Dispersant used to clean oil spill more harmful to corals than the oil

Deepwater Horizon oil spill
Deepwater Horizon oil spill

The largest accidental marine oil spill in the history of the petroleum industry is the Deepwater Horizon oil spill in 2010. The corrective measure taken was using dispersants to dissipate the oil, but it’s been found that this chemical dispersant is more toxic to cold-water corals than the oil itself, according to a study conducted at Temple University.

This research finding titled “Response of deep-water corals to oil and chemical dispersant exposure,” was published online in the journal Deep-Sea Research II.

Approximately five million barrels of crude oil escaped from the well drilled by the Deepwater Horizon oil rig in 2010, and nearly seven million litres of dispersants, chemical emulsifiers were used to break down the oil and to clean it up.

Dispersants were used as a first line of defence even though little was known about how they affect microbial communities. Normally these dispersants are applied to the water’s surface, but the spill marked the first time that dispersants were applied at depth during an oil spill. The main idea was to immediately do something about the oil coming out of the well, but they really didn’t know what was going to happen as a result.

Following the 2010 spill, Cordes and his collaborators discovered several Gulf (Gulf of Mexico) corals were damaged; they were coated with a dark-colored flocculent slime that was found to contain oil from the spill and residues from the dispersants. They wanted to know if the damages could have been caused by the oil, the dispersant itself, or a combination of both.

A coral specimen exposed to oil and dispersant displays declining health over time. The picture on the furthest right is a healthy control sample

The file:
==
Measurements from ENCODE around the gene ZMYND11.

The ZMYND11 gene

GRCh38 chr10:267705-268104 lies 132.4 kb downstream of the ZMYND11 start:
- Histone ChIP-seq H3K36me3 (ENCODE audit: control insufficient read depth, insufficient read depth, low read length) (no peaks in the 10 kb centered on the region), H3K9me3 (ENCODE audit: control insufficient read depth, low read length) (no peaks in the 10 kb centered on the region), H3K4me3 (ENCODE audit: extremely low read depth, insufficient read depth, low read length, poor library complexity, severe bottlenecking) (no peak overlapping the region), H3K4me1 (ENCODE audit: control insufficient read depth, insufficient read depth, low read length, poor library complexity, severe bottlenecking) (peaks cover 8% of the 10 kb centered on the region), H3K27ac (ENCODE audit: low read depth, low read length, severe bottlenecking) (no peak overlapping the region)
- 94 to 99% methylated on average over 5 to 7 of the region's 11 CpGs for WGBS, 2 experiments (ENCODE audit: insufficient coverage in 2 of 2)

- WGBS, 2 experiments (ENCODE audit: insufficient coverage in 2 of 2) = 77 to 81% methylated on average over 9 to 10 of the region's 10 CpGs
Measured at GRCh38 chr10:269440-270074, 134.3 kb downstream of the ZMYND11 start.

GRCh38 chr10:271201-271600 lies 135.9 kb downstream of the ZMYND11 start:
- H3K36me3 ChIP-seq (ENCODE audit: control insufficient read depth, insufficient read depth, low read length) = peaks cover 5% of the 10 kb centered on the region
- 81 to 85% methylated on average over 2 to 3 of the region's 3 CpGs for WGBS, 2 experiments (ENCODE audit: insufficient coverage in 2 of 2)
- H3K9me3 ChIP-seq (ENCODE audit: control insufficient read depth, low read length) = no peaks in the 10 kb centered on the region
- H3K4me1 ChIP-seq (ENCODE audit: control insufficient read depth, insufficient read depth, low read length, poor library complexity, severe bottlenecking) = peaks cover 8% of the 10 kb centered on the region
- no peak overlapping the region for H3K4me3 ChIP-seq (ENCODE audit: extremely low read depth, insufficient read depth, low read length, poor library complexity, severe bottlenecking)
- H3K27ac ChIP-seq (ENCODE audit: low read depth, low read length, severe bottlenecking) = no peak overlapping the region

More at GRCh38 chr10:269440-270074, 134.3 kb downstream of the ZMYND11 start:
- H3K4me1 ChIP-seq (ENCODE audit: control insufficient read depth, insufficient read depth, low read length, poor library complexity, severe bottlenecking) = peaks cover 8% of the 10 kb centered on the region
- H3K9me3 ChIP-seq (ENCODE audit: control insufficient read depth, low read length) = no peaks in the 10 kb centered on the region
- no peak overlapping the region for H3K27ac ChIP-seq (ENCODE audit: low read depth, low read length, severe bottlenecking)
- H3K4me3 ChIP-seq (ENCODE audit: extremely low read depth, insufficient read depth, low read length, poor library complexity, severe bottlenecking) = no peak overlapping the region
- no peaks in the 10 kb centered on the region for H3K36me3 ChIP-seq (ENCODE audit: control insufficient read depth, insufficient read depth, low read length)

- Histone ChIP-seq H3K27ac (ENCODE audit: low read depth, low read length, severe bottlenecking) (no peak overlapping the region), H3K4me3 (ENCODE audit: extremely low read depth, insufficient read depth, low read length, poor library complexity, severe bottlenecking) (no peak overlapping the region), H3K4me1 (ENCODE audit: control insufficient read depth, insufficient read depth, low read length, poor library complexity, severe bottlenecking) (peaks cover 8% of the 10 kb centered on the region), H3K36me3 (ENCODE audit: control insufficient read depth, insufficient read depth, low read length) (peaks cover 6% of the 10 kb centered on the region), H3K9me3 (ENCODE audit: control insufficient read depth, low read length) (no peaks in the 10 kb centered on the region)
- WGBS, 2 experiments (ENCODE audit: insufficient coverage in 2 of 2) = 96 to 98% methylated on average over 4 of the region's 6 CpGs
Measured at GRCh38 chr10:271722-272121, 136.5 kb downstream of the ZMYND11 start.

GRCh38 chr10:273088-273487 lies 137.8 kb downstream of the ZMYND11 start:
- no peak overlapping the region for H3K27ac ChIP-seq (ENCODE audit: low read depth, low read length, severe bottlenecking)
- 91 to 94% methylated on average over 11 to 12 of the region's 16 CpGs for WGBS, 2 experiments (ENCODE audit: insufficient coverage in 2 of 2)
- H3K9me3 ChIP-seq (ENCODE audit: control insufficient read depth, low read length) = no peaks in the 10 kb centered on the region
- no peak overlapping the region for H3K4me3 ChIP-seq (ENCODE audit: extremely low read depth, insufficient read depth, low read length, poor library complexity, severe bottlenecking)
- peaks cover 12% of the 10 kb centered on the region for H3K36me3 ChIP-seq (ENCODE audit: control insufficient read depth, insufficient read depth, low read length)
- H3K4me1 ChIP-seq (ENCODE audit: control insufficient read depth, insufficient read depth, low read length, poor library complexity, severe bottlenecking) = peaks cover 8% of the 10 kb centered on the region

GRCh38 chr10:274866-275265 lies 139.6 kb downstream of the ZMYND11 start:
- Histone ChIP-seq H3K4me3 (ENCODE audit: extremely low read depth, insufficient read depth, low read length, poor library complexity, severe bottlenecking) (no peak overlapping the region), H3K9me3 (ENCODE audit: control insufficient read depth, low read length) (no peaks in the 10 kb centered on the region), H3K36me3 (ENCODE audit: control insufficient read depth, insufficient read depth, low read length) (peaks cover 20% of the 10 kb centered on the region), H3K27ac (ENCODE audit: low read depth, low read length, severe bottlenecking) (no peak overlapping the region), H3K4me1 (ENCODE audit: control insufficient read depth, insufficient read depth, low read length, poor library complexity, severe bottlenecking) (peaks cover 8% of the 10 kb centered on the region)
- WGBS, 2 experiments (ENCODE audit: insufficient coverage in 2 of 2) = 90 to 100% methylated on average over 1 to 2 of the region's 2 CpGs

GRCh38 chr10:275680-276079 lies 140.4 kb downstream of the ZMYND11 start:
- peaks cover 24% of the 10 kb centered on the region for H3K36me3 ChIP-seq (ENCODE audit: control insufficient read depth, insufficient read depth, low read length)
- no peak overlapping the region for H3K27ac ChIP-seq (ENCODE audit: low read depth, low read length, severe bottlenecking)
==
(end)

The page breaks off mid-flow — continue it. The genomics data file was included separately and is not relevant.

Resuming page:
A coral specimen exposed to oil and dispersant displays declining health over time. Credit: Courtesy of Erik Cordes/Temple University

“We know that the corals in the Gulf were exposed to all of these different combinations, so we have been trying to determine the toxicity of the oil and the dispersants, and see what their impact would be on the corals.” said Danielle DeLeo, a Temple doctoral student in Cordes’ lab, who was the study’s lead author.

The researchers exposed 3 cold-water coral species from the Gulf to various concentrations of the dispersant and oil from the Deepwater Horizon well to determine a lethal dose for each. They were surprised to find that the lethal concentration is much lower for the dispersant which means the dispersant is toxic to the corals at lower concentrations than the oil. And, combination with the dispersant increases the toxicity of oil, Cordes added.

Cordes said that his lab will be carrying out additional studies to try to replicate the concentrations of oil and dispersant that the corals were exposed to during the Gulf oil spill, but this is the first step in determining the toxic levels of dispersants and their impact on the environment.

Their findings could assist in developing future strategies for applying dispersants at oil spills that may be more helpful than harmful to the environment.

More details on this can be read here.